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This Is the Week That Is

By Travis Nichols
Jason Conger, Rodrigo Toscano, Riva Roller, Clare Alexa Sammons (photo by Laura Elrick)
Jason Conger, Rodrigo Toscano, Riva Roller, Clare Alexa Sammons (photo by Laura Elrick)

Meet the Radical:  Jason Boog, GalleyCat impresario and freelance video essayist, explores the life and work of Rodrigo Toscano for this week’s cover story.  A taste:

“Frustrated by his formal education, Toscano skipped college altogether, moving to San Francisco in the early 1990s. There, poetry and activism became intimately intertwined in his adult life. Toscano’s self-made syllabus sampled a wide range of poets—Leslie Scalapino, Fanny Howe, Bob Perelman, Lyn Hejinian, and Charles Bernstein—as well as political thinkers such as Karl Marx, Louis Althusser, and Herbert Marcuse. In the mid-1990s, he helped organize the Labor Party in San Francisco and published his first collection, Arbiter (Parenthesis, 1995).”

Read the whole fascinating story of this labor activist, poet, and playwright here.

Welcome:  We’re pleased to announce that Barbara Jane Reyes, author of Poeta en San Francisco and Gravities of Center, has joined us at Harriet.  Welcome to the conversation, Barbara!

Topping the Charts: The number 1 book on the contemporary best seller list this week is Slamming Open the Door, Kathleen Sheeder Bonanno’s harrowing series of poems about her daughter’s murder.  Bonanno’s book edges out W.S. Merwin’s Shadow of Sirius and Mary Oliver’s Evidence for the top spot.

UPDATE:  While “How Forrest Gander is like Megadeth” is pretty good, the headline of the week (so far) goes to “Shocker: Robin Williams’s poetry teacher character is unlikable, ‘needs to grow up’ says director.”  That one really does have it all, doesn’t it?  Even better?  The director is Bobcat Goldthwait.

Read each and every bit of news fit to print over at the news page (Thanks, as always, to Cate and Abby for stellar puns and cub reporter skill-sets).

Comments (5)

  • On August 20, 2009 at 1:44 pm Joel Brouwer wrote:

    A warm and formal welcome to Barbara Jane, fierce poet/a and whipsmart blogger! I’m a longtime lurker on her home blog, which you can enjoy here: http://bjanepr.wordpress.com/

  • On August 20, 2009 at 3:25 pm Barbara Jane Reyes wrote:

    HI Joel and Travis, many thanks for the warm welcome. So far, I’m enjoying myself here.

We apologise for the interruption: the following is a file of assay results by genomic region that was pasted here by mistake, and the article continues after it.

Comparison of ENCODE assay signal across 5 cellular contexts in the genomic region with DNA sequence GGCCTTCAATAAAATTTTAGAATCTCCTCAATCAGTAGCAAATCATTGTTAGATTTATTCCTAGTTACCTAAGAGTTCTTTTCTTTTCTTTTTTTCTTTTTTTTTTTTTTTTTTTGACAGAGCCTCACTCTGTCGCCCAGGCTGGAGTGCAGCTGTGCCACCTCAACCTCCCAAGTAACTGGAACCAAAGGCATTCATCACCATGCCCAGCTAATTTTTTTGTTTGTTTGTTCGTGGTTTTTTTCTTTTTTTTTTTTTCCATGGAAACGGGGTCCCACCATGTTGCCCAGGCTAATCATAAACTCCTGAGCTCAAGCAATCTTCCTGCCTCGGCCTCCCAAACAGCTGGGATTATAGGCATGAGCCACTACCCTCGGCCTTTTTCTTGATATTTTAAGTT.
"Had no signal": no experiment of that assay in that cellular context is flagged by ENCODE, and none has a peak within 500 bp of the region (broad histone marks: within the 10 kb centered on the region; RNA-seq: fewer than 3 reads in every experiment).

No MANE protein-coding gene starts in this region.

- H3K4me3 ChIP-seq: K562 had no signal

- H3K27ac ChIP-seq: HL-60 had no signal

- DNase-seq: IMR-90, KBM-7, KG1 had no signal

• On August 20, 2009 at 5:29 pm Jason Boog wrote:

      Thank you for your kind introduction. I’m looking forward to reading more from Barbara Jane Reyes. It’s such a lovely, welcoming space you’ve cultivated here.

  • On August 20, 2009 at 11:13 pm Christopher Woodman wrote:

    I enthusiastically second Joel Brouwer’s welcome to Barbara Jane Reyes, and indeed would welcome any Contributing Writer who could be praised as both a “fierce poet” and a “whipsmart blogger!”

    Moreover, and taking a cue from Eileen Myles “Political Economy” article just below, I hope Barbara will be as right and as wrong as Eileen was, and with such cheek and creativity. I also hope Barbara can be allowed to post freely, which at the moment is not true in everybody’s case as I, for one, am on what’s called “moderation” and must wait up to 12 hours for my posts to get approval before they appear. I’m sure Barbara will find the courage and ingenuity to go on whatever gets thrown at her here, and be a hell-raiser just like Eileen. (Yes, I almost said just like me, because I’d be so honored if any of you felt the trouble I stir up had some value too, and would actually like to read it.)

    I’m going to get involved in this thread if I can because I so heartily agree with the headline, “Shocker: Robin Williams’s poetry teacher character is unlikable, ‘needs to grow up’ says director.” I went to the original “Dead Poets Society” school in person, and didn’t commit suicide but almost. What I will be examining (I almost said attacking, forgive me!) is the way the “Masterpiece Theatre” subtext gets in the way of our evaluation of any so-called “British. . . elite,” indeed, makes us suckers for any teacher who teaches as if they were in, out, or above it! I haven’t seen Bobcat Goldthwait’s “poet” yet, but inevitably that’s going to be the subtext.

    Tell me how wrong I am to say it’s about class again, and then let loose the gods of war!

    Christopher

  • On August 21, 2009 at 8:22 pm Christopher Woodman wrote:

    Oops, there are obviously commies in this woodpile too as all sorts of people are seeing Red!

    Here’s another “Tell-me-how-wrong-I-am” for you.

    The photograph of the four individuals lying on the floor reading the scripts? It would be funny and maybe even thought-provoking if it weren’t for the high gloss polyurethane on that wide parquet floor and the blockbuster size of the blackboard. This is well-kept academia for sure, a place where Third World Activities like lying on the ground can be explored creatively.

    I find it unconvincing. I think it may need a little growing up too. (Did you see that YouTube clip of Bobcat Goldthwait on stage in the shower?)

    Christopher


Posted in Uncategorized on Thursday, August 20th, 2009 by Travis Nichols.